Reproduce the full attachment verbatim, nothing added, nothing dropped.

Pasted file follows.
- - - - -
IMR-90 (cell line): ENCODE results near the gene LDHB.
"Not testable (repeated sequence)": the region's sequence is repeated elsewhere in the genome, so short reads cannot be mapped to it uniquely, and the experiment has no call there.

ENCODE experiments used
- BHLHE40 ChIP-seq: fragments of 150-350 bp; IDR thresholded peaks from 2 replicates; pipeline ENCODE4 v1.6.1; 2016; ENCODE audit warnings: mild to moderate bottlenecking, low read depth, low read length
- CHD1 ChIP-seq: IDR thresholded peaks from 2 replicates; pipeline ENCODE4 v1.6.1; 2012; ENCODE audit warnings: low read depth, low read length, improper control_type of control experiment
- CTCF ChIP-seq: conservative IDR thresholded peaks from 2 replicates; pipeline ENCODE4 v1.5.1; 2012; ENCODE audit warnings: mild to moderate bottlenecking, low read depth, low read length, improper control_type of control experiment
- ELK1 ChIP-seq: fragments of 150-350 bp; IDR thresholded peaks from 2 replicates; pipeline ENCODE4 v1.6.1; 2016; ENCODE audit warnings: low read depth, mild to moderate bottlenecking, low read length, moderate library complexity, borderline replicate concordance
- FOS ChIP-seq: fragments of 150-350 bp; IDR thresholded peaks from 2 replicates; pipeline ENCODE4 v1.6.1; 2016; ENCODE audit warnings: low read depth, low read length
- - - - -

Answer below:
IMR-90 (cell line): ENCODE results near the gene LDHB.
"Not testable (repeated sequence)": the region's sequence is repeated elsewhere in the genome, so short reads cannot be mapped to it uniquely, and the experiment has no call there.

ENCODE experiments used
- BHLHE40 ChIP-seq: fragments of 150-350 bp; IDR thresholded peaks from 2 replicates; pipeline ENCODE4 v1.6.1; 2016; ENCODE audit warnings: mild to moderate bottlenecking, low read depth, low read length
- CHD1 ChIP-seq: IDR thresholded peaks from 2 replicates; pipeline ENCODE4 v1.6.1; 2012; ENCODE audit warnings: low read depth, low read length, improper control_type of control experiment
- CTCF ChIP-seq: conservative IDR thresholded peaks from 2 replicates; pipeline ENCODE4 v1.5.1; 2012; ENCODE audit warnings: mild to moderate bottlenecking, low read depth, low read length, improper control_type of control experiment
- ELK1 ChIP-seq: fragments of 150-350 bp; IDR thresholded peaks from 2 replicates; pipeline ENCODE4 v1.6.1; 2016; ENCODE audit warnings: low read depth, mild to moderate bottlenecking, low read length, moderate library complexity, borderline replicate concordance
- FOS ChIP-seq: fragments of 150-350 bp; IDR thresholded peaks from 2 replicates; pipeline ENCODE4 v1.6.1; 2016; ENCODE audit warnings: low read depth, low read length